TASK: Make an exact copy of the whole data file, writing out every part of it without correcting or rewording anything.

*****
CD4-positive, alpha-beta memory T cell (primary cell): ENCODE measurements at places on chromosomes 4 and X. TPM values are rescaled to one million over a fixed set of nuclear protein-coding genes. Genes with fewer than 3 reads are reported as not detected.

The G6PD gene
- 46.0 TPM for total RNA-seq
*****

CD4-positive, alpha-beta memory T cell (primary cell): ENCODE measurements at places on chromosomes 4 and X. TPM values are rescaled to one million over a fixed set of nuclear protein-coding genes. Genes with fewer than 3 reads are reported as not detected.

The G6PD gene
- 46.0 TPM for total RNA-seq